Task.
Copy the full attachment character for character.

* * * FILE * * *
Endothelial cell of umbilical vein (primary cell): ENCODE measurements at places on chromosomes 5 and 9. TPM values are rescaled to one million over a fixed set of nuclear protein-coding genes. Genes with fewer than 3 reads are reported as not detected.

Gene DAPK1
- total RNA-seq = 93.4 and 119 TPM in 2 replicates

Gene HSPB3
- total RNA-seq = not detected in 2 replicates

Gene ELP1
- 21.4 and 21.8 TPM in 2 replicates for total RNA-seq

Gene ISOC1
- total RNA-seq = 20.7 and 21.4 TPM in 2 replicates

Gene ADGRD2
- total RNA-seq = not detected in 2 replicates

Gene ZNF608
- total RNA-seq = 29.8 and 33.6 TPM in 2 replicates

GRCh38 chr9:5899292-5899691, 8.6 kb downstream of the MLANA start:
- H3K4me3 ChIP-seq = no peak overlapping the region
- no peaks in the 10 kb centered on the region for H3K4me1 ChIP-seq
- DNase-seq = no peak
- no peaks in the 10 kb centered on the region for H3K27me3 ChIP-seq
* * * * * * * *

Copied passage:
Endothelial cell of umbilical vein (primary cell): ENCODE measurements at places on chromosomes 5 and 9. TPM values are rescaled to one million over a fixed set of nuclear protein-coding genes. Genes with fewer than 3 reads are reported as not detected.

Gene DAPK1
- total RNA-seq = 93.4 and 119 TPM in 2 replicates

Gene HSPB3
- total RNA-seq = not detected in 2 replicates

Gene ELP1
- 21.4 and 21.8 TPM in 2 replicates for total RNA-seq

Gene ISOC1
- total RNA-seq = 20.7 and 21.4 TPM in 2 replicates

Gene ADGRD2
- total RNA-seq = not detected in 2 replicates

Gene ZNF608
- total RNA-seq = 29.8 and 33.6 TPM in 2 replicates

GRCh38 chr9:5899292-5899691, 8.6 kb downstream of the MLANA start:
- H3K4me3 ChIP-seq = no peak overlapping the region
- no peaks in the 10 kb centered on the region for H3K4me1 ChIP-seq
- DNase-seq = no peak
- no peaks in the 10 kb centered on the region for H3K27me3 ChIP-seq